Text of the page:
Snow leopard and prey distribution

Factors affecting snow leopard & wild-prey at multiple scalesĀ 

A multi-scale approach provides understanding on how different factors are working to shape snow leopard and wild-prey occurrences and relative abundance at large and fine spatial scales.

  • Walking with a Gaddi herder along the Chenab River, Lahaul.

  • The core area of the Pin Valley National Park is a heavily grazed area

  • Sheep being herded to pasture from a camp-site in the interior of Pin Valley. Sheep and goat are often separately grazed on gentler and steep-cliff-dominated terrain, respectively.

  • Kibber village, its agricultural area, and the cold-desert landscape in Spiti Valley.

  • The apparently barren slopes along the Chandra River are one of the most heavily grazed areas. Upper Chandra River, Lahaul.

  • A camp-site of migratory herder in Pin Valley

  • Walking snow leopard sign transect, Spiti.

  • Surveying for ibex in one of the tributaries of Ensa nala, Pin Valley

  • A large group of livestock grazing near Chandra Tal, Chandra Valley, Lahaul

  • A herd of ibex, Spiti

  • Research team's camp-site at Haronaro, Ensa nala, Pin Valley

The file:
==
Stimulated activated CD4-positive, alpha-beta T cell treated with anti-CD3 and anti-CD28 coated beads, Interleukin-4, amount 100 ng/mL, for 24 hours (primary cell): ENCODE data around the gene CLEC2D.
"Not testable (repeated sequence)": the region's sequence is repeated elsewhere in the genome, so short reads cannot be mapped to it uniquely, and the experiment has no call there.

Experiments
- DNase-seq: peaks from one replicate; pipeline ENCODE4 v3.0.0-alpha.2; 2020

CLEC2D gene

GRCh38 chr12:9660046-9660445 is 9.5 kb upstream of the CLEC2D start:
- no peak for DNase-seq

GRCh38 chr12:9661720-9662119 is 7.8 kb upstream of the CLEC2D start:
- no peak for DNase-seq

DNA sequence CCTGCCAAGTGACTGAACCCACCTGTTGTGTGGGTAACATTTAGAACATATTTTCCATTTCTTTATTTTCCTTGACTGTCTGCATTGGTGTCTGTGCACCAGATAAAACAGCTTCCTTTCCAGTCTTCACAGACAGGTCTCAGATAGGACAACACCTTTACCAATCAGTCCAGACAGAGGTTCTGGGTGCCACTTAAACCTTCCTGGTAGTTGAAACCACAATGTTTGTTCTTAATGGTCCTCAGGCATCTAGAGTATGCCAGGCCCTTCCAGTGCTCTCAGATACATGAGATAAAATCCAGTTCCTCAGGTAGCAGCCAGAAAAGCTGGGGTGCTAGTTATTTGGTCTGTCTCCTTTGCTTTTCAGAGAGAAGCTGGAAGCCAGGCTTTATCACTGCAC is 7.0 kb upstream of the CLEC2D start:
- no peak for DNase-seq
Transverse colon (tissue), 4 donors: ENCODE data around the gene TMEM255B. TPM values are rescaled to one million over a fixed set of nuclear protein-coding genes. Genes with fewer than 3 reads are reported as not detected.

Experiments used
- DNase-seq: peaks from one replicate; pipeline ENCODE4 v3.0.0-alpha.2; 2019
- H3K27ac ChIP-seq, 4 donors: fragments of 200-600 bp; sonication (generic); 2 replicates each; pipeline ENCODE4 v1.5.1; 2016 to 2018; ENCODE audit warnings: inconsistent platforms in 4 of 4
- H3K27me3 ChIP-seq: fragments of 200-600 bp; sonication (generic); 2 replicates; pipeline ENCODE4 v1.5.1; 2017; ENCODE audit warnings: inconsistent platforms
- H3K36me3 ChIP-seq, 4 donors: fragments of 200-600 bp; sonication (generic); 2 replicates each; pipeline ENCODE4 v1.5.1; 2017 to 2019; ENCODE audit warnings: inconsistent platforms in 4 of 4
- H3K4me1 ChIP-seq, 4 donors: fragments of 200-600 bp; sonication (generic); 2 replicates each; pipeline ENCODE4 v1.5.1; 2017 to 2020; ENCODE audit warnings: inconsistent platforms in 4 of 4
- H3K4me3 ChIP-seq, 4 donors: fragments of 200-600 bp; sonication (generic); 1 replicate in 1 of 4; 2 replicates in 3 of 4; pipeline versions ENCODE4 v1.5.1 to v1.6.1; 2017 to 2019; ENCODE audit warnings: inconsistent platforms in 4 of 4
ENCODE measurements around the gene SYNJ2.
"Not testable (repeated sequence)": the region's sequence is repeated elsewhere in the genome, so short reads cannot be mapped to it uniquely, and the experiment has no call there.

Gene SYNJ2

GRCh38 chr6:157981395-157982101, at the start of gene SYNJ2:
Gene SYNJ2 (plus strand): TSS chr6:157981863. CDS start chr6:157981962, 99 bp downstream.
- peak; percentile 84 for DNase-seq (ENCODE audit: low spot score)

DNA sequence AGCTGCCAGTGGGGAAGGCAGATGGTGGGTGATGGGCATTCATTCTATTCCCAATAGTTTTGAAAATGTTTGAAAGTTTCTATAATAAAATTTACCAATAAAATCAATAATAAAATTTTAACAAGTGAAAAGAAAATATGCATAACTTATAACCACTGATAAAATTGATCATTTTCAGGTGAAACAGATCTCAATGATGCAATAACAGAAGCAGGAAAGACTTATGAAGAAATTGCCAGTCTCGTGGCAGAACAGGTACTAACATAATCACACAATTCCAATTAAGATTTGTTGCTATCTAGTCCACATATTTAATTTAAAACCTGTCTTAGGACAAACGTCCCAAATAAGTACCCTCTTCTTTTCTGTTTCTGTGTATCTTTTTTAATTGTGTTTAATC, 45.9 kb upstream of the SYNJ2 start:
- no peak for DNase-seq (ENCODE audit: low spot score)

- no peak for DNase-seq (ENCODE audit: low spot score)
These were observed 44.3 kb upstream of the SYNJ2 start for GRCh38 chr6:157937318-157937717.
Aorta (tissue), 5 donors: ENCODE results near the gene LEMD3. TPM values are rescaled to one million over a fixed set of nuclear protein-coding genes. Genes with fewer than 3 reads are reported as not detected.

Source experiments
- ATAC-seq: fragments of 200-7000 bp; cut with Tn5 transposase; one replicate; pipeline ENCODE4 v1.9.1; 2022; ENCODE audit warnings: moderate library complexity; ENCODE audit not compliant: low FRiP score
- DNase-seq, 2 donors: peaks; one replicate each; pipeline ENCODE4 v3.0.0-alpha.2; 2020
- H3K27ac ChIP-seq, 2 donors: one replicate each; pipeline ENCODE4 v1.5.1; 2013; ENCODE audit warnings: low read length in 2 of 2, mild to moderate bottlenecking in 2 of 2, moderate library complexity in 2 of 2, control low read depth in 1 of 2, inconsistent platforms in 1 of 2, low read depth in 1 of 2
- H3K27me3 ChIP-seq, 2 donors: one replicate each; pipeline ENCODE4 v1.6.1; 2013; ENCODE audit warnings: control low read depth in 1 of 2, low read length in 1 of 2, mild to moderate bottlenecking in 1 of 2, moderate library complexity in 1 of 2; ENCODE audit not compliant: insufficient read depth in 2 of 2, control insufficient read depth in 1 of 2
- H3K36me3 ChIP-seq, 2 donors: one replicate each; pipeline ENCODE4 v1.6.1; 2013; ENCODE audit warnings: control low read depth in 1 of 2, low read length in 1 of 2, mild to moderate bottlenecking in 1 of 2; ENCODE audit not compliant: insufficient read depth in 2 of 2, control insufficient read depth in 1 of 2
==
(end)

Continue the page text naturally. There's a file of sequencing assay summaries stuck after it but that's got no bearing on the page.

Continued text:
From large to fine spatial scale

For a wide-ranging species like snow leopard understanding its distribution at large-spatial scale is necessary to better inform conservation management at state or regional scale. At the same time examining how wild-prey of snow leopard and the habitat gets affected by different forms of natural resource use is needed to manage wild-prey populations and habitat at the level of a valley / catchment.

Migratory grazing & snow leopard habitat

Decline in wild-prey population due to rangeland degradation by livestock grazing is a serious problem to snow leopard conservation. While impacts of resident livestock grazing has been documented, impact of migratory livestock grazing remains poorly understood and has been socio-politically contentious, being more often dealt through activism than science-based ecological evidence.

Objectives

  • Examining changes in and factors affecting distribution of snow leopard and its primary prey, bharal and ibex
  • Evaluate effect of migratory livestock grazing on vegetation and relative abundance of wild-prey of snow leopard
  • Assessing underlying drivers of changes and future directions in migratory grazing practices

People

Partners

  • Himachal Pradesh Forest Department (Wildlife Wing)

Funding

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